Rensselaer Alumni Magazine - Fall 2017 - 36
the Tokyo International Forum, Hollywood Bowl, and Radio
City Music Hall. Always proud of Rensselaer, he believed it was a
natural home for the comprehensive study of his field. Jaffe went
further, leveraging his involvement in distinguished projects to
Among them was Jason Summers '00. After earning a master's
in physics at Rensselaer, Summers pursued a Ph.D. under Jaffe.
He devoted his dissertation to Jaffe's acclaimed work on the $65
million Bass Performance Hall in Fort Worth, Texas. Jaffe not only
shared his technical plans, he lined up funding so Summers and
other students could travel to Texas to study the hall.
"Once, in the middle of an Emanuel Ax concert, he went on
stage at intermission and told jokes, and then told the audience we
were going to make a loud whooping sound (from the acoustical
tools)," recalls Summers, today chief scientist at ARiA specializing
in acoustics of the air and ocean. "He had to get an entire
audience completely quiet so we could run out with microphones
and take measurements. No one could cough or laugh while we
did our work. That's the kind of person he was."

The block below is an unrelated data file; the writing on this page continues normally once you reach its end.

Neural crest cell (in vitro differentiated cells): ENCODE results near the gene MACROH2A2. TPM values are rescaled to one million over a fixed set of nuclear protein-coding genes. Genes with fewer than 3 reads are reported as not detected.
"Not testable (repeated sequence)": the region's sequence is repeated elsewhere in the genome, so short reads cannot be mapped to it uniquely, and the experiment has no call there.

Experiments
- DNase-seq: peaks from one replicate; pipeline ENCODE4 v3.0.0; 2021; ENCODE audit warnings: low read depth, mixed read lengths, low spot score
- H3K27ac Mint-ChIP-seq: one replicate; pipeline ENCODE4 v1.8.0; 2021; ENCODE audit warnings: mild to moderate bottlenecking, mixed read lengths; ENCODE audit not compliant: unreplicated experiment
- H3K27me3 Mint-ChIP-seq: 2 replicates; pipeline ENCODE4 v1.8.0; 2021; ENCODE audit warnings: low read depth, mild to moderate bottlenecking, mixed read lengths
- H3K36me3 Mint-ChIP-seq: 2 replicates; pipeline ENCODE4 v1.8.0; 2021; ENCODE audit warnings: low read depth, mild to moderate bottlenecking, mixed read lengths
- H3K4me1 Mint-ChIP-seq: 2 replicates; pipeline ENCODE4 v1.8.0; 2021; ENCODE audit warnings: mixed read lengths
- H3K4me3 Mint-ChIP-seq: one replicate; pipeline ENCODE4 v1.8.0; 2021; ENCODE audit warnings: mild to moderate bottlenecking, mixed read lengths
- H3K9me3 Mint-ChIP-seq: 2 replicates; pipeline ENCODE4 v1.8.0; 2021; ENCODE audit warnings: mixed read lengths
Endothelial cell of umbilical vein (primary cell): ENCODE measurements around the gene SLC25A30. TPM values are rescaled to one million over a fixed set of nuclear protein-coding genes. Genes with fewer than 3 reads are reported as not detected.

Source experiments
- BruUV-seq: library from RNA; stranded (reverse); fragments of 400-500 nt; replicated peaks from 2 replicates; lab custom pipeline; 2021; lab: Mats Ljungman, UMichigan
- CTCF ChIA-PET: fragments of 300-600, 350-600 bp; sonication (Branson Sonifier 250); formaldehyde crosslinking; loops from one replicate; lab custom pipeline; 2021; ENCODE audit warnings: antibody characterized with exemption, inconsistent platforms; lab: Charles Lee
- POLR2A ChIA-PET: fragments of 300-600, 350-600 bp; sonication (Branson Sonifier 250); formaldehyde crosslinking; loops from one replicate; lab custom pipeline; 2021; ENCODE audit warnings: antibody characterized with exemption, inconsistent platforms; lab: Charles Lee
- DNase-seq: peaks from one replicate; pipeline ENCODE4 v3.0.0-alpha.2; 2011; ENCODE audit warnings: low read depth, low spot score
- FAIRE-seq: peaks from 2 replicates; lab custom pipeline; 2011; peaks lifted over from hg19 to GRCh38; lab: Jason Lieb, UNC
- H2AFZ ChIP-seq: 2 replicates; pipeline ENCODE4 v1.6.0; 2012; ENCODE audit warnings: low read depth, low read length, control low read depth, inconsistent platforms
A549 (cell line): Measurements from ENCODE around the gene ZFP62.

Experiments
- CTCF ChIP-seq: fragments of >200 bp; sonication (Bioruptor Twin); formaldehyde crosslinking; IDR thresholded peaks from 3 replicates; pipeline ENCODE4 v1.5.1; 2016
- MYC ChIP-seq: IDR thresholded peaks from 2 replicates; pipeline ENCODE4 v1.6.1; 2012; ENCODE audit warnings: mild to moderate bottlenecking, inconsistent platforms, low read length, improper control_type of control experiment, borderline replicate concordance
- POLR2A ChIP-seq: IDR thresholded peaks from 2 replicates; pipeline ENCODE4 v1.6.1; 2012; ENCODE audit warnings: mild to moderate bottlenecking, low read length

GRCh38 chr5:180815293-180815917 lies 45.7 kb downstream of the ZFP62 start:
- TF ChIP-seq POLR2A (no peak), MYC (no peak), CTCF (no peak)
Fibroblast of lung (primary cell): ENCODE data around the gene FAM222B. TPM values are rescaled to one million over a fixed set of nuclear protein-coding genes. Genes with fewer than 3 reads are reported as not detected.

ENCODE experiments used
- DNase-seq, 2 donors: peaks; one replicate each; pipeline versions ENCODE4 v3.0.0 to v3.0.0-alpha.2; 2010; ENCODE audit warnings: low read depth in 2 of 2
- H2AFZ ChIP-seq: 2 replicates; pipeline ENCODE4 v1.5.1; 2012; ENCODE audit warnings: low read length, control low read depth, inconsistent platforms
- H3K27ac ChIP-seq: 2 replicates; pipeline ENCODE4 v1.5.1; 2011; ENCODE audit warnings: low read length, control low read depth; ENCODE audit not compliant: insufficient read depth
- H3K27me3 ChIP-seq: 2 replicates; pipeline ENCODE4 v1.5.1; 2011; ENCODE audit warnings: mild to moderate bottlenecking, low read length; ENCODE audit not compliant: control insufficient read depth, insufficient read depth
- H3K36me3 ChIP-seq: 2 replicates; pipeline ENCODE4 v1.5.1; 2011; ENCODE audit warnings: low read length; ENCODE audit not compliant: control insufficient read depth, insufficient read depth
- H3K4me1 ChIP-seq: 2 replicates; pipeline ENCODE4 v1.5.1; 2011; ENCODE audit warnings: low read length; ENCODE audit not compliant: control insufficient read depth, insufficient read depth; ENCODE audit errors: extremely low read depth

Under Jaffe, Rensselaer introduced an architectural acoustics
certificate in 1998. The following year, the graduate program
was established. Jaffe remained integral to the program until his
death in 2013. Xiang, who worked in binaural noise evaluation
and acoustic detection and completed his Ph.D. in architectural
acoustics in Germany, was named program director in 2005.
By then, the science that focused on building a better concert
hall had greatly expanded. There was a growing understanding of
how to measure, simulate, and manipulate interior sound-and
there was simply more of it.
"In architectural acoustics, we are dealing with two sides: the
"IN THE NEXT FIVE OR 10 YEARS I THINK WE'LL SEE PROCESSES
THAT ARE MIND-BLOWING."
36 RensselaeR/ Fall 2017
ALEXANDER CASE '03